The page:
Edmonds Judd

technology

Generative AI and copyright

Are you taking the right precautions?

Many businesses have been using artificial intelligence (AI) for a long time to gather insights into their data and make strategic decisions. Recent generative AI improvements, however, have brought the power of AI into the public’s hands like never before. As a certain spider[1] once said: With great power comes great responsibility.

 

Generative AI technologies can now be used to create almost any type of content you can imagine; everything from a poem about pineapples to music in the style of Mozart and even three-dimensional models of motorbikes. However, the legal and human issues these technologies create are far less inspiring.

 

At its core, generative AI models are trained on large datasets of predominantly human-generated works to generate new works, that are ‘inspired’ from works within the training dataset. This approach raises several important legal questions, including:

  • Are companies allowed to train an AI model on content which they do not own? This is particularly significant considering much of the content is not in the public domain and is, arguably, covered by copyright
  • Once a model has been trained, who owns the content the model produces, and can it be used without infringing the intellectual property (IP) of others, and
  • Can you own and protect the output from an AI model?

 

There are also the ethical and fairness issues of using the creative works of others without compensation.

 

Many of these topics are currently being litigated in courts around the world, and while it would take a lengthy article to cover each issue in detail here, we discuss three key issues below.

 

  1. IP laws vary from country to country
    While there are international agreements on copyright provided under the Berne Convention, there are still significant differences in copyright law in different countries. This is particularly important when it comes to issues such as relying on ‘fair use’ as a defence to copyright infringement.

    Copyright is also only a small piece of the puzzle. Depending on how you use AI, you may need to also consider local and international laws covering moral rights, consumer protection such as the Fair Trading Act 1986 and the tort of passing off, breach of contract, violations of the American statute Digital Millennium Copyright Act 1998 and unfair competition laws – to name just a few.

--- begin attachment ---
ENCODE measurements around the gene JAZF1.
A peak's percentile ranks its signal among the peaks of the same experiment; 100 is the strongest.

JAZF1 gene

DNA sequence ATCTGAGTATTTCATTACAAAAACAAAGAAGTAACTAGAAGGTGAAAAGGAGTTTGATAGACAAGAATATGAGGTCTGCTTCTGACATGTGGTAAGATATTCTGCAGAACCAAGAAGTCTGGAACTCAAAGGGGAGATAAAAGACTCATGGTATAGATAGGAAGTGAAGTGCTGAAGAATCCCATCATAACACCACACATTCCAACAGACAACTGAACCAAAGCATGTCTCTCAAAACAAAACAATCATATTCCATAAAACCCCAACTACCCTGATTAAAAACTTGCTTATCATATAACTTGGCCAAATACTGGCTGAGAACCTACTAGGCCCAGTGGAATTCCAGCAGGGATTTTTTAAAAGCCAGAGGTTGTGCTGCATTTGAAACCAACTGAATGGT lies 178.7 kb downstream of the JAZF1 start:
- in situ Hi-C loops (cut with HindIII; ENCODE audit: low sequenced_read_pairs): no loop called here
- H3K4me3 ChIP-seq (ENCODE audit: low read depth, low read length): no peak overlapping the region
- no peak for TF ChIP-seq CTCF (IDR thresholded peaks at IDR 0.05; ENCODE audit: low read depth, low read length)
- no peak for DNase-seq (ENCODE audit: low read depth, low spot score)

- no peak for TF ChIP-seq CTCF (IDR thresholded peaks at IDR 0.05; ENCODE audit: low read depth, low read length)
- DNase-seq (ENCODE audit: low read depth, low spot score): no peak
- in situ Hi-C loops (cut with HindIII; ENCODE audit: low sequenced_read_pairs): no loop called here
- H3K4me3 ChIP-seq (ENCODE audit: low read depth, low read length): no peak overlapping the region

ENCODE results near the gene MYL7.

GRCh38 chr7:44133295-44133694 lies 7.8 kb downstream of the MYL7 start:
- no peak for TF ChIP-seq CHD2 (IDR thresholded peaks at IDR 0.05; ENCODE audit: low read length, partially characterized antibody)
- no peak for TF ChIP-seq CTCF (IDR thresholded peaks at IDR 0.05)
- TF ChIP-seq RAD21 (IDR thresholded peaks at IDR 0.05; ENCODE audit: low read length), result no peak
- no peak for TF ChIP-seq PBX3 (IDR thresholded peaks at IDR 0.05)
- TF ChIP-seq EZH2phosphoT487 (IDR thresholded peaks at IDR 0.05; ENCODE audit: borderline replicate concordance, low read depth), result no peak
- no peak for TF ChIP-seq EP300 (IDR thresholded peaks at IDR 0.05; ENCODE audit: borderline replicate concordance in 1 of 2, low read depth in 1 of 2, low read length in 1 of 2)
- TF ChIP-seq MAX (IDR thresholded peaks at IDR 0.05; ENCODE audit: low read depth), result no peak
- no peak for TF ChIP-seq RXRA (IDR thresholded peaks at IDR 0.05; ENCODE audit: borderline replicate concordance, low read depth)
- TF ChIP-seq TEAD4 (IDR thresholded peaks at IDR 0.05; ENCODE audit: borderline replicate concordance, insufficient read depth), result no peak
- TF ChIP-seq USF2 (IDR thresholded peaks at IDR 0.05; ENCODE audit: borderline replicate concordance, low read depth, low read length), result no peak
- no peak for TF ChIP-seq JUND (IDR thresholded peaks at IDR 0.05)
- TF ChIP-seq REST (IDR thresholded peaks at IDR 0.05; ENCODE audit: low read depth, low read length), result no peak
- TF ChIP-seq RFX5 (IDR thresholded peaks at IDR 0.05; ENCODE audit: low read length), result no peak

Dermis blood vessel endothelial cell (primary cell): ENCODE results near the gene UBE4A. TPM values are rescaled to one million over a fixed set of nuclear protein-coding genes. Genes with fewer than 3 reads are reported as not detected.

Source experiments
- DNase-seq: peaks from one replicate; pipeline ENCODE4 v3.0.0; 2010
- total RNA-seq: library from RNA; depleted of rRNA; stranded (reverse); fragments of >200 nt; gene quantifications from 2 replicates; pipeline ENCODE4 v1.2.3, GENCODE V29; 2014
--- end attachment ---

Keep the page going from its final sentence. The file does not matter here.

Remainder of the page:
1. AI-generated content can still infringe the rights of others
    Even if an AI is tasked with creating new content, this does not guarantee that content can be used without infringing the rights of others. Most AI models have been trained on datasets that include works protected by copyright, patents, trademarks and registered designs. Therefore, before being used, the generated outputs should be reviewed to assess potential infringement issues.

 

  1. The use of a generative AI may prevent you from asserting copyright in the generated works
    Most guidance from overseas markets at this stage is that to be copyright-eligible, the creative work requires a human author. Prompting an AI to generate content is unlikely to meet the human authorship standard. The extent to which you can claim copyright on an AI-generated work is likely to be limited to a detailed analysis of exactly what the human inputs were when compared with the computer-generated outputs.

 

What can you do to reduce risk?

Despite these above issues, you can take practical steps to help reduce your risk in using AI-generated content. These include:

  • Searching to determine how different your AI-generated content is from existing, potentially protected works
  • Ensuring that key issues such as privacy and confidentiality are not breached by your use of the AI
  • Fact checking the outputs of the AI
  • Ethical use of the AI, including not using the AI as a tool to copy or mimic the art style of another person or company, and
  • Keeping detailed records of what the generative AI was used for, including details of prompts, intermediate outputs, manual edits and so on.

 

Since generative AI technologies can be used in a seemingly endless number of different applications, your risk exposure will depend on exactly what you are using these technologies for and what precautions you can take to reduce your risk.

[1] Spider-Man said this, but it has also been attributed to Winston Churchill.

 

 

DISCLAIMER: All the information published in Fineprint is true and accurate to the best of the authors’ knowledge. It should not be a substitute for legal advice. No liability is assumed by the authors or publisher for losses suffered by any person or organisation relying directly or indirectly on this newsletter. Views expressed are those of individual authors, and do not necessarily reflect the view of Edmonds Judd. Articles appearing in Fineprint may be reproduced with prior approval from the editor and credit given to the source.
Copyright, NZ LAW Limited, 2022.     Editor: Adrienne Olsen.       E-mail: [email protected].       Ph: 029 286 3650


Postscript

Computer virus scams

There can be very few of us who have not been rung with the caller saying they’ve noticed your computer has a virus. They give you directions on where to look on your computer, and then helpfully suggest that you download some software and sign up to a service that is meant to keep your computer safe.

And of course there is no virus, but you’ve lost your money and your computer may have been hacked.

To protect yourself from computer virus scams, the Ministry of Consumer Affairs has some advice:

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